Leave it to the interviewer to guide the way of the job interview. Avoid trying to take control of the job interview and remember the importance of listening skills. If you have questions, that are not relevant to the immediate conversation (that happen naturally), wait until the end to ask them.
7. Don’t get caught being a rapid resume firer
Okay, so you are probably wondering what a rapid resume firer is…
Either candidates who apply to every job that they think they might be qualified for, or several jobs within the same company. What happens when you rapidly just start applying to any and every job?
Well, if it’s within one company, a recruiter or HR representative may think that you are a jack of all trades, but a master of none. Or, if you apply to every job out there and can’t remember what jobs and at what companies you have applied to, a recruiter will be slightly turned off if they call you for an impromptu telephone interview (also called a phone screen) only to find out you are a rapid resume firer and can’t remember what jobs you have applied for. Know exactly what jobs you have applied for and the reasons why you have applied for them in the first place. A common phone screen interview question that a recruiter or HR rep will ask is “why did you apply for this position”. When an applicant responds with… “sorry, what company are you calling from?”… or “what position was it that I applied for at your company?”, it looks B.A.D.
Download this Job Application Tracking Spreadsheet to organize your job search and prepare yourself for phone screens – so you don’t get caught being a rapid resume firer.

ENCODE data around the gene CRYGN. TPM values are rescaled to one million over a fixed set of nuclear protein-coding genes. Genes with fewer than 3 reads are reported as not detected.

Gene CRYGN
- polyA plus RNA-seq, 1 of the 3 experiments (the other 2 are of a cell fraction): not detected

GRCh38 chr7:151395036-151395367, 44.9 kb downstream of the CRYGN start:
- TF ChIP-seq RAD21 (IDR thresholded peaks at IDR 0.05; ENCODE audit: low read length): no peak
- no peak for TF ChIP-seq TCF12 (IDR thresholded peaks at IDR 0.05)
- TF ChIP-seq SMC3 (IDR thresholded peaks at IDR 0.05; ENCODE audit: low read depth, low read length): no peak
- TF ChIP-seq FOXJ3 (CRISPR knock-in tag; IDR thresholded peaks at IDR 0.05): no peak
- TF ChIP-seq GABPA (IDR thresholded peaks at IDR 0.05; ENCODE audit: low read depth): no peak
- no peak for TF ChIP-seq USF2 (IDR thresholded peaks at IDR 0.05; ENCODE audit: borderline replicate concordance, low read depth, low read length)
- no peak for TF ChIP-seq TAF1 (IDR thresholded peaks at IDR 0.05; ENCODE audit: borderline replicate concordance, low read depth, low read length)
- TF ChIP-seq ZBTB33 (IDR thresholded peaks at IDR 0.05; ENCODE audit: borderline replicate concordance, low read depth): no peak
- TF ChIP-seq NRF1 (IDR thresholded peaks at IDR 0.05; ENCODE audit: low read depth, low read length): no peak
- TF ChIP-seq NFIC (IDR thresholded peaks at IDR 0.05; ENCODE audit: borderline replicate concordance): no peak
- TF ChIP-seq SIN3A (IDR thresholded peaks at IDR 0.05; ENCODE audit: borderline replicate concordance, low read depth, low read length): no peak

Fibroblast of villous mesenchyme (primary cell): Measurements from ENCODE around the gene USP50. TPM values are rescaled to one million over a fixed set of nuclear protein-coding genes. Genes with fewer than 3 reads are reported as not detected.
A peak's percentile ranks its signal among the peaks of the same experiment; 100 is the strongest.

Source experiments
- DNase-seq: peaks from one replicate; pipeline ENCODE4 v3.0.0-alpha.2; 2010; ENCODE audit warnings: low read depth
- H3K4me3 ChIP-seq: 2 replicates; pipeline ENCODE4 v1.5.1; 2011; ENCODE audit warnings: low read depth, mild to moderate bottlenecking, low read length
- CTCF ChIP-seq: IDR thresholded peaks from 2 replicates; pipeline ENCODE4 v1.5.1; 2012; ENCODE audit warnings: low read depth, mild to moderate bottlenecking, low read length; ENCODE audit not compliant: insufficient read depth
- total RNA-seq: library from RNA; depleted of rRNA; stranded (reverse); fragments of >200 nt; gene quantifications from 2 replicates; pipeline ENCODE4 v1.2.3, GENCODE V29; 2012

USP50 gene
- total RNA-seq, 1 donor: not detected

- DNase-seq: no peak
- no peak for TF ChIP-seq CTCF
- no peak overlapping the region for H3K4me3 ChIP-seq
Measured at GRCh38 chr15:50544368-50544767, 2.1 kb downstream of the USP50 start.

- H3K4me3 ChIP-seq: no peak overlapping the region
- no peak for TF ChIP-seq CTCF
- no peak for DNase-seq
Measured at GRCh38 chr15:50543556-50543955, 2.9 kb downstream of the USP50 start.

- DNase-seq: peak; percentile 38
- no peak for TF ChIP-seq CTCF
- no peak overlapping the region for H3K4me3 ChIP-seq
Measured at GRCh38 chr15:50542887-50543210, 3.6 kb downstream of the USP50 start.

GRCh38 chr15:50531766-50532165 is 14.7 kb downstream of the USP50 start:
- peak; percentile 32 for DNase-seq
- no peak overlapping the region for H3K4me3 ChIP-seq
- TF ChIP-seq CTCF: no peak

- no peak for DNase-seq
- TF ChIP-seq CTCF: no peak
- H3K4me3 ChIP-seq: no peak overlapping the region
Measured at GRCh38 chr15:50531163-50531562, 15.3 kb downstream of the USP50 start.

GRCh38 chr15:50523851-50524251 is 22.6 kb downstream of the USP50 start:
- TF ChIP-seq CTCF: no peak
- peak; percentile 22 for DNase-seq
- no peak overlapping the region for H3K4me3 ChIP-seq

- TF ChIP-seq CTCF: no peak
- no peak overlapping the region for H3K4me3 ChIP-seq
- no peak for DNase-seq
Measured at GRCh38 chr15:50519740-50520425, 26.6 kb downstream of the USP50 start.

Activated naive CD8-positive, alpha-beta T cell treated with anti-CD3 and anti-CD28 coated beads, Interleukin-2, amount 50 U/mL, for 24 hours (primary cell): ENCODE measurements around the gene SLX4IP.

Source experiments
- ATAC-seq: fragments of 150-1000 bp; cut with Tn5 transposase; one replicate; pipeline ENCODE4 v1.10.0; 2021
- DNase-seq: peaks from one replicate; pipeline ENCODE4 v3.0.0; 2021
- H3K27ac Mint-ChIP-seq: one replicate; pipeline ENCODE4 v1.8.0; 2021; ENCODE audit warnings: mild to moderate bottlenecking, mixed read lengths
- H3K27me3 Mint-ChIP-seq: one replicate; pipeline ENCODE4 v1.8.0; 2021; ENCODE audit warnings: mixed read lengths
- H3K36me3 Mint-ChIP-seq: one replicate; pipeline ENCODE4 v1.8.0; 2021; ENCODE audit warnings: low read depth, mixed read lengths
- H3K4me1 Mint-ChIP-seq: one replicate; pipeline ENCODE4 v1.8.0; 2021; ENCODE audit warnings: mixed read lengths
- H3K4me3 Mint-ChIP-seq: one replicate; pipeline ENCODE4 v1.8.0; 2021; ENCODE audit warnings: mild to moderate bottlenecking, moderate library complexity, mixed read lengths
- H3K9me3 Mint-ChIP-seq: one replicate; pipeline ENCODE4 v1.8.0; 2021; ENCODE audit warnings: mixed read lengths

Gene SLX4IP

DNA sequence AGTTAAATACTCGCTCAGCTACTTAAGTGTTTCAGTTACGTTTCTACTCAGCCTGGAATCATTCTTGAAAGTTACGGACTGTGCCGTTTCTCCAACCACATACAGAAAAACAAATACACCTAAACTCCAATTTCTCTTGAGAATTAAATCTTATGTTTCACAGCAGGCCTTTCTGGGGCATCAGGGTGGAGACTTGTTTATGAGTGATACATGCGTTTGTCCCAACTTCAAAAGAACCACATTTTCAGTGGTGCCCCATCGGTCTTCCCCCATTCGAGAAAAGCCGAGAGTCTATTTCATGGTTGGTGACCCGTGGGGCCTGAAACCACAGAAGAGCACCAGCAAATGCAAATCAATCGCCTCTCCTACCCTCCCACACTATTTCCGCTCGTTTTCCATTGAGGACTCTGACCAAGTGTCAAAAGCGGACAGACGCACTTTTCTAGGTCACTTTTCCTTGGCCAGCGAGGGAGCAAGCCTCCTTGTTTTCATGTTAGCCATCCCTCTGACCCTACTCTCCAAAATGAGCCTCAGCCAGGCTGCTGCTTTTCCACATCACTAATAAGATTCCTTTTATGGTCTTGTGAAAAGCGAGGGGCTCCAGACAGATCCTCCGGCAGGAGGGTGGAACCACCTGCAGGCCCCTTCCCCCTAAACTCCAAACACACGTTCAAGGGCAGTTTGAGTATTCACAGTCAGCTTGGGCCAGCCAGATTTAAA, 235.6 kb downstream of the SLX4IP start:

8. Display confidence, but don’t be cocky!
Being confident and effectively demonstrating your knowledge, skills, and abilities to perform the job successfully should you be hired is very important. But, there is a way to do this tactfully without coming across as arrogant. Being arrogant will only decrease your chances of landing the job. So yes, be confident, but never cocky!
I have read some interview advice out there telling job seekers that it is okay to be a diva. I will tell you it will only put a red flag above your head. You can be confident while remaining humble.
9. Don’t ask questions about other job applicants or the size of the applicant pool
Although it can be sooo tempting to know how many other candidates there are interviewing for the job, it is never okay to ask! It’s also never okay to ask about the quality of the other candidates in the applicant pool. Or, the names of the other candidates who have applied and are going through the interview process – this is something that is actually quite common when people interview for an internal job posting (in other words they already work for the company and are looking for a job change within the same company).
10. Always arrive early
Plan to show up for your interview 10-15 minutes early to check-in at reception or in the lobby. This shouldn’t be your “if I get stuck in traffic” buffer. Arrive 10-15 minutes early. Ensure you also allow for a buffer in the event you get stuck in traffic, lost, or public transit causes you issues. I know several hiring managers who will immediately disregard a job candidate if they show up late for a job interview.
Since most organizations have moved to video call job interviews (due to Covid), be sure to log in to the call 5 minutes early to wait for the interviewer (unless they direct you otherwise).
That wraps up my list of 10 interview quick tips that will help you ensure you successfully master the etiquette portion of a job interview.
If you find that you are not able to even secure job interviews or telephone screens after sending out job applications – you may need to look at updating and targeting your resume to the jobs you are applying for. I have carefully crafted this resume and cover letter template + writing guide to help you master the art of resume writing.